Understanding Gout

Gout was believed to be a disease that afflicted only the rich but with an increase in risk factors, it’s now a possibility for just about anyone

Gout is one of the world’s oldest forms of arthritis and it is known as podagra when it affects the big toe joint. It is believed that the first evidence of gout appeared in a description of arthritis of the big toe, dating back to 2600 BC, in Egypt!

Thanks to King Henry VIII of England, who was thought to have suffered from gout and frequently pictured holding a morsel of food or guzzling wine, this disease became associated with a ‘rich man’s’ diet. However, gout has been known to attack seemingly healthy people who eat balanced meals.

We spoke to Sunway Medical Centre’s consultant physician and rheumatologist, Dr. Amir Azlan Zain about gout in the big toe.

Crystals in Your Body

Gout is a form of arthritis caused by hyperuricaemia, which is essentially elevated levels of uric acid (a product of the metabolic breakdown of protein that contain purines) in the blood. Hyperuricaemia happens because of a host of reasons including genetics and obesity. In healthy people, excess uric acid is excreted in the urine but for those with hyperuricaemia, this doesn’t happen. So excess uric acid crystallises and collects in joints, tendons and surrounding tissues, causing inflammation. This is when the base of the big toe joint can become red, swollen and warm or hot to the touch. As much as 50% of first-time gout cases, occur in the big toe joint.

Uric acid crystals form easily in cool temperatures, which is why gout attacks also tend to occur in the big toe. The feet and the toes are considered to be a cooler part of the body as it takes longer for blood to circulate to the area. Our heels, ankles, knees and wrists are also cooler zones and this explains why these areas are also more susceptible to gout. Other than that, external trauma plays a role in gout attacks and the big toe, which is at risk for trauma, is very vulnerable. A sprain or even stubbing your toe could trigger an episode of gout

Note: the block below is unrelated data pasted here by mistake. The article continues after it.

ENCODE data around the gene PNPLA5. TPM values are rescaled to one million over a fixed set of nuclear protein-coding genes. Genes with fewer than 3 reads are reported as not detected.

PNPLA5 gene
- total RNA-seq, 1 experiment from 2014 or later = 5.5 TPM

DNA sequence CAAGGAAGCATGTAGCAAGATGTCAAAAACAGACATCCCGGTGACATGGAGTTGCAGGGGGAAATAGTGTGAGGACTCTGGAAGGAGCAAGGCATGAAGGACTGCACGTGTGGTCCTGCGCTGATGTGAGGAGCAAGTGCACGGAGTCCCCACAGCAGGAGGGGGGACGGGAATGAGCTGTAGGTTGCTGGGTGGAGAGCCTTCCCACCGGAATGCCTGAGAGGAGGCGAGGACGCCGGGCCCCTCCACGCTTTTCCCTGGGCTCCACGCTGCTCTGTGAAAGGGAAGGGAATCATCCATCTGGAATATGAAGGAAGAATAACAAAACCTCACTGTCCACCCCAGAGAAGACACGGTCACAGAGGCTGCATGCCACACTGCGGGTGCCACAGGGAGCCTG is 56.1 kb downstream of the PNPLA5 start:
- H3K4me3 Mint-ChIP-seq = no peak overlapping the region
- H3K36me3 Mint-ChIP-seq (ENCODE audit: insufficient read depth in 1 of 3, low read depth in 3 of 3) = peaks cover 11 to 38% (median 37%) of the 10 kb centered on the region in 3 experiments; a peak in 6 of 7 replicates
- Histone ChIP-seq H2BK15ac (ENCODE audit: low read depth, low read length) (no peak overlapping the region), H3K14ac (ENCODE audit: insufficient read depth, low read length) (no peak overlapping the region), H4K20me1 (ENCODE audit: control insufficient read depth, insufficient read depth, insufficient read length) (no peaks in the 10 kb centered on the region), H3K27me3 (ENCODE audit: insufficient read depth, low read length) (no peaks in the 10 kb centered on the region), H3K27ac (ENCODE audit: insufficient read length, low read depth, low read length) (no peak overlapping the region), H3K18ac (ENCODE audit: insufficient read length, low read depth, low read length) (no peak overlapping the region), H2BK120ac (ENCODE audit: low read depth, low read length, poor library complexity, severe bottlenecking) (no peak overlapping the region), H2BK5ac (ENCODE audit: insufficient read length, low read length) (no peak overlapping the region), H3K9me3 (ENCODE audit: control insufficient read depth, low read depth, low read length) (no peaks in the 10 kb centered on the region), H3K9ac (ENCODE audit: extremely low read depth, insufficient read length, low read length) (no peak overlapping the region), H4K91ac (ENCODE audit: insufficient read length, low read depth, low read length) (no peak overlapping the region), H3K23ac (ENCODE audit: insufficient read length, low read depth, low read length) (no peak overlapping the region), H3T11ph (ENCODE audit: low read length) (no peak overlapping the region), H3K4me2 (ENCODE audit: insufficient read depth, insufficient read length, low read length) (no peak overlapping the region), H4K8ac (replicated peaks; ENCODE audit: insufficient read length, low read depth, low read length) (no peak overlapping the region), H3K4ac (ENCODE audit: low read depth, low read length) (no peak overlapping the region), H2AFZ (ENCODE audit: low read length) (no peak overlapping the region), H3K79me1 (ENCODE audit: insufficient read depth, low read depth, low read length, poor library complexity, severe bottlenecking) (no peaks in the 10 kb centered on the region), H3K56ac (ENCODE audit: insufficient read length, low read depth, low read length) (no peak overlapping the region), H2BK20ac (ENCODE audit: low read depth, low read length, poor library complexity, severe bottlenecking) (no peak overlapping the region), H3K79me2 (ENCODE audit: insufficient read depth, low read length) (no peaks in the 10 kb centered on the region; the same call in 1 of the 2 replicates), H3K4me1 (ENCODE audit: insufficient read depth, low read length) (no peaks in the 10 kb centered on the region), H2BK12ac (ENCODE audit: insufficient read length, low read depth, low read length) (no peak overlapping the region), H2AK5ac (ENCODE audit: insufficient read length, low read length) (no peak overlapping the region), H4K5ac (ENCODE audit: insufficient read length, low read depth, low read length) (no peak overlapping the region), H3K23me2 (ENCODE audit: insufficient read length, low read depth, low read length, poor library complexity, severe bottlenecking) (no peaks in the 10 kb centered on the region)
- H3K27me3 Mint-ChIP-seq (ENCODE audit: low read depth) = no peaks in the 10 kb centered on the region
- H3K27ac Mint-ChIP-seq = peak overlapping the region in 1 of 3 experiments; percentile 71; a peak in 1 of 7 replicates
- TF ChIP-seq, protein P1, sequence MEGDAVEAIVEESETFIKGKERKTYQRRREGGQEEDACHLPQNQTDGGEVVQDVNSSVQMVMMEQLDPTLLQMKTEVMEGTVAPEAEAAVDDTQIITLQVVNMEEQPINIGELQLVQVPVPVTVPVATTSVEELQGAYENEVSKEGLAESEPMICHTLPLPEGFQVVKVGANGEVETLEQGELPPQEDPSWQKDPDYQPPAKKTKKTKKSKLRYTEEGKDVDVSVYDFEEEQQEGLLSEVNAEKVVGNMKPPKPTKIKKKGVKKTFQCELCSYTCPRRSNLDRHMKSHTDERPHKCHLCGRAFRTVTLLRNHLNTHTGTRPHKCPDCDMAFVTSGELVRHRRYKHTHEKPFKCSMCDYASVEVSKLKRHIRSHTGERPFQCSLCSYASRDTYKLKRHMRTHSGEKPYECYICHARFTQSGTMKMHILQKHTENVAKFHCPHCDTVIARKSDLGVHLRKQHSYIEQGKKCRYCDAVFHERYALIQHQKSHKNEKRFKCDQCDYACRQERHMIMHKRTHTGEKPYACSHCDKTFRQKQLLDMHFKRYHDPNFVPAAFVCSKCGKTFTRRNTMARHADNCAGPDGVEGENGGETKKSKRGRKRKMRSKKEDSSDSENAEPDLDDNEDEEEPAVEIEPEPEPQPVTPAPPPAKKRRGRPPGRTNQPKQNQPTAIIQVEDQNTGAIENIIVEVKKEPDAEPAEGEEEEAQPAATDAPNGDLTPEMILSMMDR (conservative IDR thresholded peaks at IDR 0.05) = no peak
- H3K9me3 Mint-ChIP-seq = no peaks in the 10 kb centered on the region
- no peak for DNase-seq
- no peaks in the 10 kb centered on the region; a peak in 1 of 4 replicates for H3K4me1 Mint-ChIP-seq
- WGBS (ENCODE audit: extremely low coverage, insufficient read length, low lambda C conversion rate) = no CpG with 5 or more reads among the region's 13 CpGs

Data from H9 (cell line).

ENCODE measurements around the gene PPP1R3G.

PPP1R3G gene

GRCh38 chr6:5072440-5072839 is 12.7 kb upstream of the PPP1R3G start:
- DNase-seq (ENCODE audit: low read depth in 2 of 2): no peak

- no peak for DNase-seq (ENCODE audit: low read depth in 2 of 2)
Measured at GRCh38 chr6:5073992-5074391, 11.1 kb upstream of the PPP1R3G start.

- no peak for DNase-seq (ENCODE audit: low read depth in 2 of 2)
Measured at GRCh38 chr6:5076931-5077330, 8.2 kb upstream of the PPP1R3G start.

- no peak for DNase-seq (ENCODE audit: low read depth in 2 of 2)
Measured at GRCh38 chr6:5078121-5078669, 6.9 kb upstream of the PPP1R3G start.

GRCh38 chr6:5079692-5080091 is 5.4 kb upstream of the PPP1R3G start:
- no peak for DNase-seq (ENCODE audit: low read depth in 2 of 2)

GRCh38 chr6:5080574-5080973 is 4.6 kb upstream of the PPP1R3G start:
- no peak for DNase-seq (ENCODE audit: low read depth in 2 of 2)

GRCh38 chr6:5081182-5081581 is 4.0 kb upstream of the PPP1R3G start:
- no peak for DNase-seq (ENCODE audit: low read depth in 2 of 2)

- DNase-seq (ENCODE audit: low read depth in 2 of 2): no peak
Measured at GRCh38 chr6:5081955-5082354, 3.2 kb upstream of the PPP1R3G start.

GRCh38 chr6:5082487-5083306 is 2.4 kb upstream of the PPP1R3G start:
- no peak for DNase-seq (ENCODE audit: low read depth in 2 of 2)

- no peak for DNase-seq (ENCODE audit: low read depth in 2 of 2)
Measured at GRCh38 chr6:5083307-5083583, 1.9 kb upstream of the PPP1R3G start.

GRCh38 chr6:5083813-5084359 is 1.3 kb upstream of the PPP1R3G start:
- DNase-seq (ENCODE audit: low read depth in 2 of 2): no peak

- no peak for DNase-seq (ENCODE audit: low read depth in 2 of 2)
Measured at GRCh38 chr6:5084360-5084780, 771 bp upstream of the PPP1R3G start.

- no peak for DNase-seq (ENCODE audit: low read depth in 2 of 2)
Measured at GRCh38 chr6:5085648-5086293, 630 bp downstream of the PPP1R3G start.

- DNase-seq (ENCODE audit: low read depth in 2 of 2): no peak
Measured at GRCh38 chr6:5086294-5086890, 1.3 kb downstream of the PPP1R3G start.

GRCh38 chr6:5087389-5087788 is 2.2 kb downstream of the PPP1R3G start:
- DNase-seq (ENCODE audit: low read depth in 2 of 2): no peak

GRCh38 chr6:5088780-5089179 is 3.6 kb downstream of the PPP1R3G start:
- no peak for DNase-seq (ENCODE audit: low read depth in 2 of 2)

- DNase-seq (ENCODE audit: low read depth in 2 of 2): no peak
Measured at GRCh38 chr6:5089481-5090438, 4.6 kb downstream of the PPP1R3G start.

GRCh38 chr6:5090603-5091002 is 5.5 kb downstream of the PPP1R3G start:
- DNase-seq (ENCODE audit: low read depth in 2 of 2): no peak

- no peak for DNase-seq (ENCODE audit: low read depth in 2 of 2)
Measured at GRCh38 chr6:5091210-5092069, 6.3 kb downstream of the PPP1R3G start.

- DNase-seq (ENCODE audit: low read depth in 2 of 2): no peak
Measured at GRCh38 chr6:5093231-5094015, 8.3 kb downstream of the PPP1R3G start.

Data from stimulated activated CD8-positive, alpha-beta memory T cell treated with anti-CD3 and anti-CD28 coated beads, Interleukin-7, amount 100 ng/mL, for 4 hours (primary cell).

Gender, Food and Family History

According to Dr. Amir, “Uric acid is a product of cellular breakdown thus, 70% of gout attacks are due to cellular turnover. The higher the cellular turnover, the higher the chance of contracting gout.” This is why men are predisposed to gout as they have higher cellular turnover.

Having a family history of gout also increases a person’s risk for gout attacks. This is especially true for men who do not eat a balanced diet and who smoke. Dr. Amir says that 30% of gout attacks are attributed to a diet high in purines. “Food such as red meat and shellfish are food that are rich in purines along with organ meats such as brains and liver. Alcohol in the form of beer and stout elevate uric acid levels as well.”

Other factors including pre-existing conditions such as hypertension, metabolic syndrome and insulin are seen in more than half the cases. Dr. Amir has observed that in recent years in Malaysia, gout is being diagnosed in people who don’t fit the profile such as men in their late teens to twenties and young women too.